Costco mulls move to Wheaton
County officials weigh whether to pay $4 million to lure warehouse club to town
Costco, a warehouse club based in Washington state, has expressed interest in building at the long-vacant Hecht's department store at Westfield Wheaton Shopping Center in downtown Wheaton, according to county officials.
The possibility has sparked a debate among residents, businesses and county officials on the merits of whether to subsidize some of the $60 million cost of opening in the Wheaton mall.
Councilmember George Leventhal confirmed Monday that the county has tentatively offered to pay Costco $4 million to cover construction costs, and the proposal could go before the council in the next few weeks if Costco accepts the deal. He called the proposed subsidy a public investment in the private community.
"It's an attractive amenity," he said of the big-box store. "That's where a small county investment makes sense."
If the deal does succeed, Costco would draw up to 300 temporary construction jobs and 475 permanent jobs, all paying above the minimum wage, Leventhal said.
He acknowledged criticism that the county should spend its precious few dollars on attracting high-tech corporations but said there are less-educated county residents in need of work, too.
"We have to try to expand the job base in all directions," Leventhal said. "To say no to Costco may be making the perfect enemy of the good."
The store is one piece of the bigger puzzle of the town's revitalization, said Steve Silverman, the director of the county's Department of Economic Development, who is orchestrating the Costco deal.
Wheaton already has a Giant Food Store, and Safeway planners are working on a proposal for a new gourmet Safeway that would sit under a 14-story apartment complex on the corner of Georgia Avenue and Reedie Drive if approved.
But those stores would be outside the borders of the Westfield Wheaton mall, whereas Costco's presence would stabilize the mall and complement larger redevelopment plans, Silverman said.
In terms of large food retailers in the mall, "there are not that many players around," Silverman said. "They've attempted to get other department stores to come in without success, so this is a viable option right now that the County Executive [Isiah Leggett] thinks we should take."
Silverman said Costco will likely be paired with another retailer at Hecht's old location. And he stressed that Costco is not the only path the county is pursuing to help revitalize Wheaton.
Just last week, county planners launched a search for a master development team that could redevelop several county properties, public parking lots and the Washington Metropolitan Area Transit Authority bus bays in downtown Wheaton.
"To the extent that people think the only thing that's happening in Wheaton is Costco, that's inaccurate," Silverman said.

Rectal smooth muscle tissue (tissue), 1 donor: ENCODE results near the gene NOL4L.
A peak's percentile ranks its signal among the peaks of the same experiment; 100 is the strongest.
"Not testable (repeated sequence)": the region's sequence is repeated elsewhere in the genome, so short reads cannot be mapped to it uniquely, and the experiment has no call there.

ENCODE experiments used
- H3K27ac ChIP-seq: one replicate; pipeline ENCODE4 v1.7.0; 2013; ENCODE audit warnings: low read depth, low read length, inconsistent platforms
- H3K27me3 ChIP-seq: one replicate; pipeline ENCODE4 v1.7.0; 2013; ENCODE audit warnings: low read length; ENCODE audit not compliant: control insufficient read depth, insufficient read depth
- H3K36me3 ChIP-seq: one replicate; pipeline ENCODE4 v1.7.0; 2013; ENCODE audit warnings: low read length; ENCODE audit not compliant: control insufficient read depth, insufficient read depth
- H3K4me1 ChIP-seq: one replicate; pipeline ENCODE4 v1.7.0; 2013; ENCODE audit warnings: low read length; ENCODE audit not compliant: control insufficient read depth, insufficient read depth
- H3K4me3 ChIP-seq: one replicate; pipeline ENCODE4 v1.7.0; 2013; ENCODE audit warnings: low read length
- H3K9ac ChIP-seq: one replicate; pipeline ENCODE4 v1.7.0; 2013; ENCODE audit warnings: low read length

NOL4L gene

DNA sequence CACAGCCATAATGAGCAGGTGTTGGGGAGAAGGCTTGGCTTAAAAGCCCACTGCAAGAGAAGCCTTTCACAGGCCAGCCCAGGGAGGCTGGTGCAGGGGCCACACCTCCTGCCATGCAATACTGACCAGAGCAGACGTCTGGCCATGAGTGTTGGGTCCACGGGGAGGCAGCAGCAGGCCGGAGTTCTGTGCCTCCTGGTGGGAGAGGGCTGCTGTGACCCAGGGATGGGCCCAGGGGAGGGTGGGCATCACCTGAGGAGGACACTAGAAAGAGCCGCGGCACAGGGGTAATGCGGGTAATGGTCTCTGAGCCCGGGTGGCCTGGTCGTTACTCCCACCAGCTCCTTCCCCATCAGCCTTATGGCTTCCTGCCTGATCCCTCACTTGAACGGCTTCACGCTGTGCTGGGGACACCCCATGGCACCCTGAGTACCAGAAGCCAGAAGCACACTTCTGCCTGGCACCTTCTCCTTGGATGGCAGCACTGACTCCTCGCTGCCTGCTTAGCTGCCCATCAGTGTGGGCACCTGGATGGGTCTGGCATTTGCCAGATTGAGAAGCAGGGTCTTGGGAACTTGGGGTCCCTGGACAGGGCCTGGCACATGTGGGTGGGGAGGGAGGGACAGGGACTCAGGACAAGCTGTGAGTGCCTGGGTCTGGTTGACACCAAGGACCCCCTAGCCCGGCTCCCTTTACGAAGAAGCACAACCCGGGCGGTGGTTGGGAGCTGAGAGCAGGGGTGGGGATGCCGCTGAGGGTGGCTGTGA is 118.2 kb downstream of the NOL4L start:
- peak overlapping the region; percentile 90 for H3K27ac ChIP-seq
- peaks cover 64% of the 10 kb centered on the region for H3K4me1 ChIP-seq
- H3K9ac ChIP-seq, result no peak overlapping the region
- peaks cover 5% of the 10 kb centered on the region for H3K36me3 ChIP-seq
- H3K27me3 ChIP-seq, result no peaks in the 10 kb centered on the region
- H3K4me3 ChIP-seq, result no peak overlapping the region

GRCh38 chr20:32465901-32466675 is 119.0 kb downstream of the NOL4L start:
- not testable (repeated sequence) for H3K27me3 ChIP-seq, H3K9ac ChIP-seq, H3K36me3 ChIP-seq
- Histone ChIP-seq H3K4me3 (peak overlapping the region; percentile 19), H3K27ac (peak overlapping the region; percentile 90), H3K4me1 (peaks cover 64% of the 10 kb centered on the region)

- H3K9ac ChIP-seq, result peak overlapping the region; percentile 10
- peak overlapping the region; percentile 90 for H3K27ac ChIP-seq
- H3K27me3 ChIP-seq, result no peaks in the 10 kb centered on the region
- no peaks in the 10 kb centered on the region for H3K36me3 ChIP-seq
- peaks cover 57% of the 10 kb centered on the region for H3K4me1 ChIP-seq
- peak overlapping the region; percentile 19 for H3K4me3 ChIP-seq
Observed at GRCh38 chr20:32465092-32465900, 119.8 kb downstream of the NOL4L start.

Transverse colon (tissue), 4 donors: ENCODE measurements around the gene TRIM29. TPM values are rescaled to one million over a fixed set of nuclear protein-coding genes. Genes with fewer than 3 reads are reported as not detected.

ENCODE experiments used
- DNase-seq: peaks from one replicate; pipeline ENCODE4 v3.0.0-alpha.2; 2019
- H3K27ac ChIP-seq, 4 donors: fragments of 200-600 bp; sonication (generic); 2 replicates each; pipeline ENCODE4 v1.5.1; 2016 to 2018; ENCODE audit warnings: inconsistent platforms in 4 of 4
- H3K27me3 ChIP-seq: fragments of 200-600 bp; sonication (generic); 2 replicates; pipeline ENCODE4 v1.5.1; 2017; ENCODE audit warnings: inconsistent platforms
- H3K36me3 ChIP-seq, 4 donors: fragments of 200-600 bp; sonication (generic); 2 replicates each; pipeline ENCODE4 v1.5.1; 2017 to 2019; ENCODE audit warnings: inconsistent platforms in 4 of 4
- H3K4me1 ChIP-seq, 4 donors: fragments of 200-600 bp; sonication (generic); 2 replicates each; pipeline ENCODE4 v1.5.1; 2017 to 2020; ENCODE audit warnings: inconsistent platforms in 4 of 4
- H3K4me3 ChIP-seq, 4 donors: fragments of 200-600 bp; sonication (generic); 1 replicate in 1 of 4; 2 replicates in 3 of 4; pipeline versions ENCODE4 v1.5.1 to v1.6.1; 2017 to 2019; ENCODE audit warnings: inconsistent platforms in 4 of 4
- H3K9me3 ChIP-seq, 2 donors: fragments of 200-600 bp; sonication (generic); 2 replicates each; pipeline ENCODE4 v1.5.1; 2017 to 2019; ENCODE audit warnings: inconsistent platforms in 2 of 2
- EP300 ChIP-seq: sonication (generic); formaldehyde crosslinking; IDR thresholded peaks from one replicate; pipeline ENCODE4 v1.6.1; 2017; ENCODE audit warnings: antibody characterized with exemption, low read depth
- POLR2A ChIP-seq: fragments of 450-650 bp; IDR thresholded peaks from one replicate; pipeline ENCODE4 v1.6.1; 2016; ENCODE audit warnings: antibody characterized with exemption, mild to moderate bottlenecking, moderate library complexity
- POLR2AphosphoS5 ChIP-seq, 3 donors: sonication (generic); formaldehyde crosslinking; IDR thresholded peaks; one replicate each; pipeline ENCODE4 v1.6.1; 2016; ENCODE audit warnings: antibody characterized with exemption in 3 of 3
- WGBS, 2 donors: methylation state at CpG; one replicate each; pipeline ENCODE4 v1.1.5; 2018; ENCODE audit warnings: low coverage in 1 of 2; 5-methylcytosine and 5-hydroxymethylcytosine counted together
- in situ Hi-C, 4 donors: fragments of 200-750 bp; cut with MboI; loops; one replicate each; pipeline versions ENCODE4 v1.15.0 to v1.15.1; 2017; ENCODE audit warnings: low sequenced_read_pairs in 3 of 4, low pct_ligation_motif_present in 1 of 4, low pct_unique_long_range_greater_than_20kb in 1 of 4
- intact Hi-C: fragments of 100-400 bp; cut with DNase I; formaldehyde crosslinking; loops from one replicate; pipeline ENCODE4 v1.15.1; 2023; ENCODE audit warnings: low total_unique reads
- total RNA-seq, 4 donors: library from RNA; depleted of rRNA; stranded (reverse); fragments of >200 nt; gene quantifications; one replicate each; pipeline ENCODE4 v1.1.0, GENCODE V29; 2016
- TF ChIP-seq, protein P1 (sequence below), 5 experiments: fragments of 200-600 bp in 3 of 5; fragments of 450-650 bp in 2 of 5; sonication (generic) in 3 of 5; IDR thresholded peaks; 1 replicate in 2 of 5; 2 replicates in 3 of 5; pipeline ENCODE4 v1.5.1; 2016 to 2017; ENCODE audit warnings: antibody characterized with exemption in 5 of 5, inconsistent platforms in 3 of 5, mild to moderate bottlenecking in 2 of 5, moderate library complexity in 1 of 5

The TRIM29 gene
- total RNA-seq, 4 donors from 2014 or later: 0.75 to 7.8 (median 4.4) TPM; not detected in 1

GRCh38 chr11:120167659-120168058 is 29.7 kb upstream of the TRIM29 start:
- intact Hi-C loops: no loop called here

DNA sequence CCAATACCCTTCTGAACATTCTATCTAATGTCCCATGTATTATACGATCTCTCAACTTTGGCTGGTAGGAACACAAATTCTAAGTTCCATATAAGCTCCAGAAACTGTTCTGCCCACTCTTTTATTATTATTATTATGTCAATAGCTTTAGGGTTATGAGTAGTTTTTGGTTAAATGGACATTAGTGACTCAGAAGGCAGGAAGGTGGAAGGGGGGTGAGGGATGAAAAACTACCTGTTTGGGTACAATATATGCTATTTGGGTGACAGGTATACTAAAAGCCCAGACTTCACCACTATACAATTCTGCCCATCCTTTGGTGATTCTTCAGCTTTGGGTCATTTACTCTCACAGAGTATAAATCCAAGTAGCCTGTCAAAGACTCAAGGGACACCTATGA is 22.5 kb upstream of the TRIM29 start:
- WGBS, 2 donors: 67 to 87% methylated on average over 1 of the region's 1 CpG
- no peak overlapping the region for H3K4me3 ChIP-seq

But the Costco deal still hinges on County Council approval, which Leventhal described as "on the margin."
"Councilmembers are weighing it," he said. Leventhal said they're weighing the subsidy in particular, which has become controversial among some business owners and residents.
"It would be much sweeter if the county is not being asked to kick in $4 million," Leventhal said, adding that he still thinks the pay off in new jobs is greater than the cost.
"The math is not so scary to me. I think it sounds like it'd be OK," he said.
Although some local business owners in downtown Wheaton wish the county would put the same money into their struggling businesses, Leventhal countered that every county-based business can't receive $4 million in assistance. Smaller businesses can apply for subsidies in the form of microloans, he said.
"It's a question of what is appropriate for a business," he said. "[Are they] going to supply 475 jobs?"
Other business owners were concerned the suburban-based, big-box store would isolate county residents who would likely drive into Wheaton only to shop at Costco and ignore the rest of its small businesses.
Eddie Velasquez, the owner of DeJaBel Café in downtown Wheaton, disagrees with that theory.
He said Wheaton small businesses need to find a way to attract those big-box shoppers to the smaller, independent shops.
"If we can't find a way to make them stay, then that's our fault," he said.
As for residents who already live in Wheaton, some don't see a Costco fitting into their dream of the area's revitalization.
"I just can't see it as being a centerpiece ... that's really going to revive the area," ,said resident Michael Enfield.
Still, Silverman said the deal is a smart logistical move.
"In a time when the county has lost 14,000 jobs in the last year, 475 jobs coming to Wheaton is an important benefit for the county and for the people who will have jobs," he said.
If approved, the Wheaton Costco would be the second in Montgomery County. There is currently one Costco in Gaithersburg and another in Beltsville in Prince George's County.
Staff Writer Jeanette Der Bedrosian contributed to this report.